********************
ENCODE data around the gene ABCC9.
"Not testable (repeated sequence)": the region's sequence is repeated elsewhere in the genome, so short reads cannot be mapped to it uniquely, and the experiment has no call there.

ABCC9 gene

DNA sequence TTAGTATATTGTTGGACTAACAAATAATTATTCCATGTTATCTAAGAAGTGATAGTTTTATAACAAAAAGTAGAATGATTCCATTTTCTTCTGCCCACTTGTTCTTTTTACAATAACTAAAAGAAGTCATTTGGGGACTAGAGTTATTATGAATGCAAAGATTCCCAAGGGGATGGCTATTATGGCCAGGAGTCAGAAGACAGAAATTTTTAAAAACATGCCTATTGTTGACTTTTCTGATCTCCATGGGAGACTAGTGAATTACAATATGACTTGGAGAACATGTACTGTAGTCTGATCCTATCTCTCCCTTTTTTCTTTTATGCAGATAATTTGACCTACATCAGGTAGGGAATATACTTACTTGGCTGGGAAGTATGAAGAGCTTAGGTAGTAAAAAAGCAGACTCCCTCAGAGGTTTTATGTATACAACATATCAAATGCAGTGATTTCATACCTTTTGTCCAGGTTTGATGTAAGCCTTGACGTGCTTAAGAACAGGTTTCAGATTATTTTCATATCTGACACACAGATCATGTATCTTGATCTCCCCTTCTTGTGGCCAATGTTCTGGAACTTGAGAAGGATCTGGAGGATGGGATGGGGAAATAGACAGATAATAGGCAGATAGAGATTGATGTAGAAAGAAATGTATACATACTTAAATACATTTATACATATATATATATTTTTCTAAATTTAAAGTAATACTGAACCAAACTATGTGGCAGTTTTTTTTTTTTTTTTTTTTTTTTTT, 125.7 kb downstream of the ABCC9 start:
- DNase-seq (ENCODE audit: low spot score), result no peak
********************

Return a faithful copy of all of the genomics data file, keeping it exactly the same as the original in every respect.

ENCODE data around the gene ABCC9.
"Not testable (repeated sequence)": the region's sequence is repeated elsewhere in the genome, so short reads cannot be mapped to it uniquely, and the experiment has no call there.

ABCC9 gene

DNA sequence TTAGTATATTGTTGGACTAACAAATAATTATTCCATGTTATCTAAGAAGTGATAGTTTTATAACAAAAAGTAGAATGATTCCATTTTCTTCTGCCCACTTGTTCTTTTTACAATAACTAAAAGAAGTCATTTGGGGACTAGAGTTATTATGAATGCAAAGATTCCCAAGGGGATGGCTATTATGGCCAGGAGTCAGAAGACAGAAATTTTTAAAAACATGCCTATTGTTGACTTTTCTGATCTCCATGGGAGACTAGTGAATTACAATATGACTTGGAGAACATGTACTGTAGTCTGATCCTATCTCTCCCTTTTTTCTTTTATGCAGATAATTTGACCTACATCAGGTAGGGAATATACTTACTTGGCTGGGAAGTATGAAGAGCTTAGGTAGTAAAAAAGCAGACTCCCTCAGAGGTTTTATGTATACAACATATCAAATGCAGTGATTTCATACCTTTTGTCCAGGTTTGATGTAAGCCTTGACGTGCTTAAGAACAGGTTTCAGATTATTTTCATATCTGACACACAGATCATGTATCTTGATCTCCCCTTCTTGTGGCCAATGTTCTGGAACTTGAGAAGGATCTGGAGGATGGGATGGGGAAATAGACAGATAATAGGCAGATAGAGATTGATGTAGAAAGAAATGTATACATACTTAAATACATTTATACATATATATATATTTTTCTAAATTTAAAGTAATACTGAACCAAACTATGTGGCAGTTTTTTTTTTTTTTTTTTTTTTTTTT, 125.7 kb downstream of the ABCC9 start:
- DNase-seq (ENCODE audit: low spot score), result no peak